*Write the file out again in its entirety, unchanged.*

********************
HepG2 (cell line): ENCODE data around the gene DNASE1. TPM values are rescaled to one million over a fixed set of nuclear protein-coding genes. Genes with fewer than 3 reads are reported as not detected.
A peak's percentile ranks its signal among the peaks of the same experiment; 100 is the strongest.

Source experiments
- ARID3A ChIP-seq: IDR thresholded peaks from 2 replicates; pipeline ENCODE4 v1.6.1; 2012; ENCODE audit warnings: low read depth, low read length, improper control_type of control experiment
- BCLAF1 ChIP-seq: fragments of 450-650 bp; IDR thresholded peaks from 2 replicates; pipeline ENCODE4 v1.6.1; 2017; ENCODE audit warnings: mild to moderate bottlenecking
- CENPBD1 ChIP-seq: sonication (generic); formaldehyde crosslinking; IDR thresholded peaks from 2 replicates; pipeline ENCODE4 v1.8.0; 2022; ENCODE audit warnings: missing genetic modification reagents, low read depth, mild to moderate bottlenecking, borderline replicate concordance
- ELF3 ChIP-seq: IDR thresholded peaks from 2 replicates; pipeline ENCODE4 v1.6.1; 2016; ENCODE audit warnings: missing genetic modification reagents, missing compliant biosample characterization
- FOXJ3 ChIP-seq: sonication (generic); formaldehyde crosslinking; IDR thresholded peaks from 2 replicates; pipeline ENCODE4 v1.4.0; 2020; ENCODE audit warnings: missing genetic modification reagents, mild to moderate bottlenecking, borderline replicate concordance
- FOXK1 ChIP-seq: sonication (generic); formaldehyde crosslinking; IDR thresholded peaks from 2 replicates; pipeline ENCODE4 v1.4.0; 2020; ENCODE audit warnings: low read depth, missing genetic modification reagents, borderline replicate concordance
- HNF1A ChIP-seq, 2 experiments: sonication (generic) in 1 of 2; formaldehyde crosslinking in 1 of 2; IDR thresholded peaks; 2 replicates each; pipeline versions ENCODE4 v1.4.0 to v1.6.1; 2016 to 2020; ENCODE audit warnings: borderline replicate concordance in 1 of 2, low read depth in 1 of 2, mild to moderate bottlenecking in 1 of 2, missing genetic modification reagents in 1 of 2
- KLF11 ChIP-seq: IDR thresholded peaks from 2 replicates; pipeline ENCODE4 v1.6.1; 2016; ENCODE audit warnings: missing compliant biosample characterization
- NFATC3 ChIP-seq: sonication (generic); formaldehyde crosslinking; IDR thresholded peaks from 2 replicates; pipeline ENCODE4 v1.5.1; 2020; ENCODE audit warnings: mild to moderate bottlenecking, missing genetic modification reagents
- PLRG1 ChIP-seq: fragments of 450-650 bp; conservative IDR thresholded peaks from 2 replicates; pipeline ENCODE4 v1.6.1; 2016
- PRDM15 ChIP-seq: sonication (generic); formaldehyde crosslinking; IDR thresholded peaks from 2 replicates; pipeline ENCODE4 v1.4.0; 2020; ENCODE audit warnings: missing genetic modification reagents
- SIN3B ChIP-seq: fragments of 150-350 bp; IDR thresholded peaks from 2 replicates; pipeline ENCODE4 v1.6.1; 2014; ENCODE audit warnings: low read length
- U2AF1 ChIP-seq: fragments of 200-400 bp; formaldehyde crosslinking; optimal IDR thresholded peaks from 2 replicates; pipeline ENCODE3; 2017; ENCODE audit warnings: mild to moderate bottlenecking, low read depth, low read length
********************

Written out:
HepG2 (cell line): ENCODE data around the gene DNASE1. TPM values are rescaled to one million over a fixed set of nuclear protein-coding genes. Genes with fewer than 3 reads are reported as not detected.
A peak's percentile ranks its signal among the peaks of the same experiment; 100 is the strongest.

Source experiments
- ARID3A ChIP-seq: IDR thresholded peaks from 2 replicates; pipeline ENCODE4 v1.6.1; 2012; ENCODE audit warnings: low read depth, low read length, improper control_type of control experiment
- BCLAF1 ChIP-seq: fragments of 450-650 bp; IDR thresholded peaks from 2 replicates; pipeline ENCODE4 v1.6.1; 2017; ENCODE audit warnings: mild to moderate bottlenecking
- CENPBD1 ChIP-seq: sonication (generic); formaldehyde crosslinking; IDR thresholded peaks from 2 replicates; pipeline ENCODE4 v1.8.0; 2022; ENCODE audit warnings: missing genetic modification reagents, low read depth, mild to moderate bottlenecking, borderline replicate concordance
- ELF3 ChIP-seq: IDR thresholded peaks from 2 replicates; pipeline ENCODE4 v1.6.1; 2016; ENCODE audit warnings: missing genetic modification reagents, missing compliant biosample characterization
- FOXJ3 ChIP-seq: sonication (generic); formaldehyde crosslinking; IDR thresholded peaks from 2 replicates; pipeline ENCODE4 v1.4.0; 2020; ENCODE audit warnings: missing genetic modification reagents, mild to moderate bottlenecking, borderline replicate concordance
- FOXK1 ChIP-seq: sonication (generic); formaldehyde crosslinking; IDR thresholded peaks from 2 replicates; pipeline ENCODE4 v1.4.0; 2020; ENCODE audit warnings: low read depth, missing genetic modification reagents, borderline replicate concordance
- HNF1A ChIP-seq, 2 experiments: sonication (generic) in 1 of 2; formaldehyde crosslinking in 1 of 2; IDR thresholded peaks; 2 replicates each; pipeline versions ENCODE4 v1.4.0 to v1.6.1; 2016 to 2020; ENCODE audit warnings: borderline replicate concordance in 1 of 2, low read depth in 1 of 2, mild to moderate bottlenecking in 1 of 2, missing genetic modification reagents in 1 of 2
- KLF11 ChIP-seq: IDR thresholded peaks from 2 replicates; pipeline ENCODE4 v1.6.1; 2016; ENCODE audit warnings: missing compliant biosample characterization
- NFATC3 ChIP-seq: sonication (generic); formaldehyde crosslinking; IDR thresholded peaks from 2 replicates; pipeline ENCODE4 v1.5.1; 2020; ENCODE audit warnings: mild to moderate bottlenecking, missing genetic modification reagents
- PLRG1 ChIP-seq: fragments of 450-650 bp; conservative IDR thresholded peaks from 2 replicates; pipeline ENCODE4 v1.6.1; 2016
- PRDM15 ChIP-seq: sonication (generic); formaldehyde crosslinking; IDR thresholded peaks from 2 replicates; pipeline ENCODE4 v1.4.0; 2020; ENCODE audit warnings: missing genetic modification reagents
- SIN3B ChIP-seq: fragments of 150-350 bp; IDR thresholded peaks from 2 replicates; pipeline ENCODE4 v1.6.1; 2014; ENCODE audit warnings: low read length
- U2AF1 ChIP-seq: fragments of 200-400 bp; formaldehyde crosslinking; optimal IDR thresholded peaks from 2 replicates; pipeline ENCODE3; 2017; ENCODE audit warnings: mild to moderate bottlenecking, low read depth, low read length